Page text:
There is need in CIE for a proper consultative advisory service and for a grievance procedure at national and local levels. There is a basic right of workers nowadays in any company, semi-State or private, to have a say in the running of that company, enterprise or undertaking and that should also be at all levels. It is important for the Minister to be aware of this and to endeavour to have democracy running right through CIE. There is an old saying in Irish, "Mol an óige agus tiocfaidh sí"— praise the youth and they will respond. If you encourage the workers you will have a lot to gain from them. You are tapping a potential that has not been tapped in the past and you can get the workers to respond to you and tell you how they would like to organise things by harnessing their potential for good in the company. In the past that aspect of the workers' determination of their working environment and conditions has been totally ignored. Therefore, I hope the Minister will respond to my initiatives in those areas.
In our society we are inclined to hive off difficult areas and areas which do not make profits. It is a handy way out. Areas where profits can be made are kept by private enterprise and private enterprise is propped up with all sorts of grants and subsidies from the State. In this area CIE are fulfilling a social function. It is difficult to use the same criteria for private enterprise because this work has been given to CIE as a means of providing a public service. Other more lucrative and profitable areas of society are kept under the control of private enterprise.
I am not going to comment in any great detail on the history of industrial relations in CIE. Suffice to say I am unhappy about some aspects of their policy. For instance, during industrial disputes the policy is to issue protective notice to blue collar workers. In the present dispute bus drivers and conductors have the threat of protective notice hanging over them. This notice is never extended to management or to white collar workers. This is discrimination and would not be tolerated in any other society. If protective notice is to be issued it should be done across the board. The day is gone when you can tell workers that they are the casualties and will have to go. The Minister will have to look at this situation because I intend to speak about it often in the House. There should be no discrimination against any kind of worker. The present system is not just or fair. I have spoken to the Minister for Labour, Deputy Kavanagh, about this and I hope to speak privately to the Minister for Transport also.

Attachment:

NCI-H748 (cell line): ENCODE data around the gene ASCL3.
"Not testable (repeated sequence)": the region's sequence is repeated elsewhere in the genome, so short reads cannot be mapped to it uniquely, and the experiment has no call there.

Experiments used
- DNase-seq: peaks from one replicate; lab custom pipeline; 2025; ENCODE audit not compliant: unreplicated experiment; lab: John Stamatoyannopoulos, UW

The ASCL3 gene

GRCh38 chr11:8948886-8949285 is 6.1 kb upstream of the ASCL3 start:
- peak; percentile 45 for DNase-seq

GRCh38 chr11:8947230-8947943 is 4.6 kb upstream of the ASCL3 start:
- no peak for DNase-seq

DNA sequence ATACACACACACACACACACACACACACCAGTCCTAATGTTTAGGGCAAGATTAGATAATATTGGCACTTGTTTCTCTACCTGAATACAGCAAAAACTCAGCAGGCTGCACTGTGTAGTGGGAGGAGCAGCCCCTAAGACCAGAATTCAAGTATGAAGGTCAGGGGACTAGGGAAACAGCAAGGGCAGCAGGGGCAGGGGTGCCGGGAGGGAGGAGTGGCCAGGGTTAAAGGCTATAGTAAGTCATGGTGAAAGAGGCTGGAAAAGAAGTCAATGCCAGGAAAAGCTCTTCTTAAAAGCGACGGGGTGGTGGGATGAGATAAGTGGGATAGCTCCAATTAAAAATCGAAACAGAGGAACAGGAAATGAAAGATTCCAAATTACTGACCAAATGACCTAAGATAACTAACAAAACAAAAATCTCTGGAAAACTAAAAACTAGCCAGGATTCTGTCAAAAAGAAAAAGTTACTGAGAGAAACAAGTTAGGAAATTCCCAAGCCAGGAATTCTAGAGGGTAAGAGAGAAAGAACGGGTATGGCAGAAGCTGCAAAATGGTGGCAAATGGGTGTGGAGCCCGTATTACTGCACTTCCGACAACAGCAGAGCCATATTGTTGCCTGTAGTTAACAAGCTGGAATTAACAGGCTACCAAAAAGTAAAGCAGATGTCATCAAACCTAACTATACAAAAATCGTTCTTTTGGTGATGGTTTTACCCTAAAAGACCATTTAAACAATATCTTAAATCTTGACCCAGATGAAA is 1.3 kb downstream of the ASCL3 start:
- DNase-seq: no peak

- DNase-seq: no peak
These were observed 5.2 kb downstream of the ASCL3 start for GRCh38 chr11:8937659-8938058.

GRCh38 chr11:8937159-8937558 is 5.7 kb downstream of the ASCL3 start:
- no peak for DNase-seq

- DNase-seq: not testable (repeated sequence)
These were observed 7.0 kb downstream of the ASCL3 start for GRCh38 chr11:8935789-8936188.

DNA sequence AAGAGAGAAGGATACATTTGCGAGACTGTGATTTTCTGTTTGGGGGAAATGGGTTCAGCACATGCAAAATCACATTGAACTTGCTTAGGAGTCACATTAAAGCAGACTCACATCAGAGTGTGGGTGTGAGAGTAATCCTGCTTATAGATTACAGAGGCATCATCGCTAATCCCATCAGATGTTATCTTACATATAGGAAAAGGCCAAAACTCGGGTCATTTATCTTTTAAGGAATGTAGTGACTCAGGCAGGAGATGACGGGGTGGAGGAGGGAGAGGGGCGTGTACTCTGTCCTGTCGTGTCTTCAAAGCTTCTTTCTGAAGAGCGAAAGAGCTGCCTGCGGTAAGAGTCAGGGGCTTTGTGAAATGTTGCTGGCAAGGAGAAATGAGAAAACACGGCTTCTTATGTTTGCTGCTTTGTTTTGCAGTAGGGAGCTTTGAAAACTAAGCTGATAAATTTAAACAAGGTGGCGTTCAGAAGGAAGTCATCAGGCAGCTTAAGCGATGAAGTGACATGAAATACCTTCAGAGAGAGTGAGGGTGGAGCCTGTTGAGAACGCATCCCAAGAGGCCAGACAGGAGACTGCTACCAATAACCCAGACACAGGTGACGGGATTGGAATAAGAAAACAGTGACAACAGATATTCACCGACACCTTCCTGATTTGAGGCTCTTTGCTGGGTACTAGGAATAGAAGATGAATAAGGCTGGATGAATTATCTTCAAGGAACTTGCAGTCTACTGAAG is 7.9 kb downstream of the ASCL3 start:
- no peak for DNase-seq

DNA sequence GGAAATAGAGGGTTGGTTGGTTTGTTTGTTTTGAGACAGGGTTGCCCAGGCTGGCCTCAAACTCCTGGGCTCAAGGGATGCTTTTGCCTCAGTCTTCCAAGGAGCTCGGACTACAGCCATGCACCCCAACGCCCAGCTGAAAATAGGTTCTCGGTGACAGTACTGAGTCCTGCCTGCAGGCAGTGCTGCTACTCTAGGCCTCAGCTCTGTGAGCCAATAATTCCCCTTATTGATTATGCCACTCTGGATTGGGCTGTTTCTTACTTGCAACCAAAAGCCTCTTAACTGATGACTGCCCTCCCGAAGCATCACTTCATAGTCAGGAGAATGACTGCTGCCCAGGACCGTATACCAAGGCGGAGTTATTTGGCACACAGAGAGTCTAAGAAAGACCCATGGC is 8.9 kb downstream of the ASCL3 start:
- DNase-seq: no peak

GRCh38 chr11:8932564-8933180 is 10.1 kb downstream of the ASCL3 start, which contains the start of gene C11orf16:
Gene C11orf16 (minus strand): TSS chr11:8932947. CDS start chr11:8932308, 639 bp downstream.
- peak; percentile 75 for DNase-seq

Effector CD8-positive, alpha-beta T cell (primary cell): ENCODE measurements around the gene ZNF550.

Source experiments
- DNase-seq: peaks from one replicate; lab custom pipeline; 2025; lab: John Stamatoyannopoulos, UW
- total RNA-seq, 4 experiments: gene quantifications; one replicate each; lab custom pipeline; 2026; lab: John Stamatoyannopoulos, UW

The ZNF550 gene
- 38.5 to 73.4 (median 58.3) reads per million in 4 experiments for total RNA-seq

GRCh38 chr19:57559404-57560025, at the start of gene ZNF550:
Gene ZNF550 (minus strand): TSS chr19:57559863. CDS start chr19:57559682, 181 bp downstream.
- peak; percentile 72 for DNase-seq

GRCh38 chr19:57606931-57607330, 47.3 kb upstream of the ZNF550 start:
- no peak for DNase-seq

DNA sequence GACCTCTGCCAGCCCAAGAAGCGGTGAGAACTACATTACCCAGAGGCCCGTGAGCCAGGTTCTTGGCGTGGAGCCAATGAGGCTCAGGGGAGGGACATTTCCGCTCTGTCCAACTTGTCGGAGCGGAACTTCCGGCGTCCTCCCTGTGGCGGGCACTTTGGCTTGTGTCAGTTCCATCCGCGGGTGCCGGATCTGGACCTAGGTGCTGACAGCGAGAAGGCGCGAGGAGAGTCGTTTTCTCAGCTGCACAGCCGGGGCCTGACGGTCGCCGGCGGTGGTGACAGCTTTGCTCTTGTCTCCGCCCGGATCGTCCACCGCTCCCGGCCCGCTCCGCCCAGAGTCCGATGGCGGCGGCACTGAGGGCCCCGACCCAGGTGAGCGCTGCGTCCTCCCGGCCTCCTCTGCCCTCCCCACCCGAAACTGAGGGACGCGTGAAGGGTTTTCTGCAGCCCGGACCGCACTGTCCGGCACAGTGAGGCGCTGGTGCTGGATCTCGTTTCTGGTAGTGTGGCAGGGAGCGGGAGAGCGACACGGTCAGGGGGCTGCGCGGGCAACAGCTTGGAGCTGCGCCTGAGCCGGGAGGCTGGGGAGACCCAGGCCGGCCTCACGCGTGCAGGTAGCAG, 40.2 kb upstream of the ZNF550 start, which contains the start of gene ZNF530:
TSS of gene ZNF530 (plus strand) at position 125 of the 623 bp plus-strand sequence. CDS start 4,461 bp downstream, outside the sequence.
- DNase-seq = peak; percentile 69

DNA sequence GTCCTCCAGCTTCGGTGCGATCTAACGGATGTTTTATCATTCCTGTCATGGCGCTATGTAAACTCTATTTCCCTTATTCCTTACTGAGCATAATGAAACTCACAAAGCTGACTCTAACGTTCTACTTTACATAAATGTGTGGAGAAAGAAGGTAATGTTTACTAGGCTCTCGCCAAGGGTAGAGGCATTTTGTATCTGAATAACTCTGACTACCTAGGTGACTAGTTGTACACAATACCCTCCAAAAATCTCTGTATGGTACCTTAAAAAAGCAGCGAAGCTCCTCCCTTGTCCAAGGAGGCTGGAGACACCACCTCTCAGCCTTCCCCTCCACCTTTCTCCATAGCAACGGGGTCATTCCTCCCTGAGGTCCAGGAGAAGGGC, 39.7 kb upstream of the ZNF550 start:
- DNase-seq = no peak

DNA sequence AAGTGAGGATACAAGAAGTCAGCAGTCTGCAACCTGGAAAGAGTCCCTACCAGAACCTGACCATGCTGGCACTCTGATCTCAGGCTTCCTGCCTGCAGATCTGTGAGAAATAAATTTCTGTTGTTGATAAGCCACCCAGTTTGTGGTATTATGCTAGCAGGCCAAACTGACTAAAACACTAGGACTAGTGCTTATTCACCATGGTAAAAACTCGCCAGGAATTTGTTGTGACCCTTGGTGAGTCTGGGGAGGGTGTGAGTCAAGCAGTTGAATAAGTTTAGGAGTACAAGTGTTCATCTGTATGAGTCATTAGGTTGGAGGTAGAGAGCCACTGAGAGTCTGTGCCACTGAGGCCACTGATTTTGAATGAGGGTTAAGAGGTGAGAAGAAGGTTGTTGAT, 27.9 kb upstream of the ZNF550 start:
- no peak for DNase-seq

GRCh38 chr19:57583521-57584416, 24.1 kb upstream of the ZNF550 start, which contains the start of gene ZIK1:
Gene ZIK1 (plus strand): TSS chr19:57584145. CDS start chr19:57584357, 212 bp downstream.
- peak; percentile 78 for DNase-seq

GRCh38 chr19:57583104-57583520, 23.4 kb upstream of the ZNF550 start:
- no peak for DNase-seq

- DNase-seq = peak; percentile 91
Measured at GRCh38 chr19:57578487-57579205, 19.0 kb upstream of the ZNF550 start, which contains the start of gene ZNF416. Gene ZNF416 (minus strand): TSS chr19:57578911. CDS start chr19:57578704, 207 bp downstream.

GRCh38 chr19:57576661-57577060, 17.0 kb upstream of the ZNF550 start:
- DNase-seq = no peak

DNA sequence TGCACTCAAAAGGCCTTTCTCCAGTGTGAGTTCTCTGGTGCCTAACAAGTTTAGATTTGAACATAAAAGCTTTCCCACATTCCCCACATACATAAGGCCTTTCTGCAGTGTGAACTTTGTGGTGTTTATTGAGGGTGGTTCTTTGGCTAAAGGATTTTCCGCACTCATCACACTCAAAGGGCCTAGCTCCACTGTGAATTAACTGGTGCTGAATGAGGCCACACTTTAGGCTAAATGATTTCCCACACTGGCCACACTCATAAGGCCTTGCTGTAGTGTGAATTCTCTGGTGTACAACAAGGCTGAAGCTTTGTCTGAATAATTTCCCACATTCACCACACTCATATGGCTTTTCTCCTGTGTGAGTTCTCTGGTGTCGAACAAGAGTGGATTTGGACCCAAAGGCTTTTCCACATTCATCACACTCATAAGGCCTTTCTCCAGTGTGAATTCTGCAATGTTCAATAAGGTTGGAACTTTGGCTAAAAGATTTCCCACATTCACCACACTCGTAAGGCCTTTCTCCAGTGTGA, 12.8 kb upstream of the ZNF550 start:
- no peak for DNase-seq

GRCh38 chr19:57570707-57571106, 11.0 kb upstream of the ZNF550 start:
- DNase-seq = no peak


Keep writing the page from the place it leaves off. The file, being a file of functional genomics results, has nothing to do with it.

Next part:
It is a time of great challenge for CIE. Something should be done about the bus and rail systems because, at a time when oil and petrol costs are going sky high, and when our roads are clogged with traffic, we must look to our road and rail systems to see what we can do to exploit those systems to our advantage. Although our rail system has been stripped in many cases, it is still intact in many areas. I do not think we have the will or the determination to face up to the challenge. It is important that we have new thinking in these areas to meet the challenges which are before us and to use whatever systems are available to us. Other countries have adapted their rail and bus systems to suit themselves.